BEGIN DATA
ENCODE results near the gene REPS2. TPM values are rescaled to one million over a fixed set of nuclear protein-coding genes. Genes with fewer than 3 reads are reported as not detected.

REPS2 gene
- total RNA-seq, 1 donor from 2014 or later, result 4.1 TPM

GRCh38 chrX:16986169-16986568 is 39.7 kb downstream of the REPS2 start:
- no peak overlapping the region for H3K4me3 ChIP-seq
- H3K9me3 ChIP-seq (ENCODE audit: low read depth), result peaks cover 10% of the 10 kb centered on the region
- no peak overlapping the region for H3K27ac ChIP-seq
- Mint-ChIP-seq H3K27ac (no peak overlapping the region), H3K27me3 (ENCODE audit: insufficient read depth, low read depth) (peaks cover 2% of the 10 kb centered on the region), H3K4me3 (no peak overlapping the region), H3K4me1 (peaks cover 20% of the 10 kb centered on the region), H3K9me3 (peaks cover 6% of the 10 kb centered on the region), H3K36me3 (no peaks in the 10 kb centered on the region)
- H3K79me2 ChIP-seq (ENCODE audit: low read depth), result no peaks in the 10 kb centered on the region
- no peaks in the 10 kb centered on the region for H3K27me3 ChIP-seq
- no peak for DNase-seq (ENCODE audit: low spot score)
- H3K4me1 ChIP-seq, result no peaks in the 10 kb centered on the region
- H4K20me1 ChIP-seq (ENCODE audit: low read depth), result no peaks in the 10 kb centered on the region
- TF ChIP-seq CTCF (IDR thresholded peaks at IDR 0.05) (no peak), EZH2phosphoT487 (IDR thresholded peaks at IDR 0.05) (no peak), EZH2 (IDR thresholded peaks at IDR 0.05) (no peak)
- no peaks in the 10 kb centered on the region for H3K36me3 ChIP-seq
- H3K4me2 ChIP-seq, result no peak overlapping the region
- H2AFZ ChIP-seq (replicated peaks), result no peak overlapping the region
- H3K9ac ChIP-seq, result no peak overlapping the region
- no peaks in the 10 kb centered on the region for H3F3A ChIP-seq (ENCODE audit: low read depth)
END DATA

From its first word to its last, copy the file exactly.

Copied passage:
ENCODE results near the gene REPS2. TPM values are rescaled to one million over a fixed set of nuclear protein-coding genes. Genes with fewer than 3 reads are reported as not detected.

REPS2 gene
- total RNA-seq, 1 donor from 2014 or later, result 4.1 TPM

GRCh38 chrX:16986169-16986568 is 39.7 kb downstream of the REPS2 start:
- no peak overlapping the region for H3K4me3 ChIP-seq
- H3K9me3 ChIP-seq (ENCODE audit: low read depth), result peaks cover 10% of the 10 kb centered on the region
- no peak overlapping the region for H3K27ac ChIP-seq
- Mint-ChIP-seq H3K27ac (no peak overlapping the region), H3K27me3 (ENCODE audit: insufficient read depth, low read depth) (peaks cover 2% of the 10 kb centered on the region), H3K4me3 (no peak overlapping the region), H3K4me1 (peaks cover 20% of the 10 kb centered on the region), H3K9me3 (peaks cover 6% of the 10 kb centered on the region), H3K36me3 (no peaks in the 10 kb centered on the region)
- H3K79me2 ChIP-seq (ENCODE audit: low read depth), result no peaks in the 10 kb centered on the region
- no peaks in the 10 kb centered on the region for H3K27me3 ChIP-seq
- no peak for DNase-seq (ENCODE audit: low spot score)
- H3K4me1 ChIP-seq, result no peaks in the 10 kb centered on the region
- H4K20me1 ChIP-seq (ENCODE audit: low read depth), result no peaks in the 10 kb centered on the region
- TF ChIP-seq CTCF (IDR thresholded peaks at IDR 0.05) (no peak), EZH2phosphoT487 (IDR thresholded peaks at IDR 0.05) (no peak), EZH2 (IDR thresholded peaks at IDR 0.05) (no peak)
- no peaks in the 10 kb centered on the region for H3K36me3 ChIP-seq
- H3K4me2 ChIP-seq, result no peak overlapping the region
- H2AFZ ChIP-seq (replicated peaks), result no peak overlapping the region
- H3K9ac ChIP-seq, result no peak overlapping the region
- no peaks in the 10 kb centered on the region for H3F3A ChIP-seq (ENCODE audit: low read depth)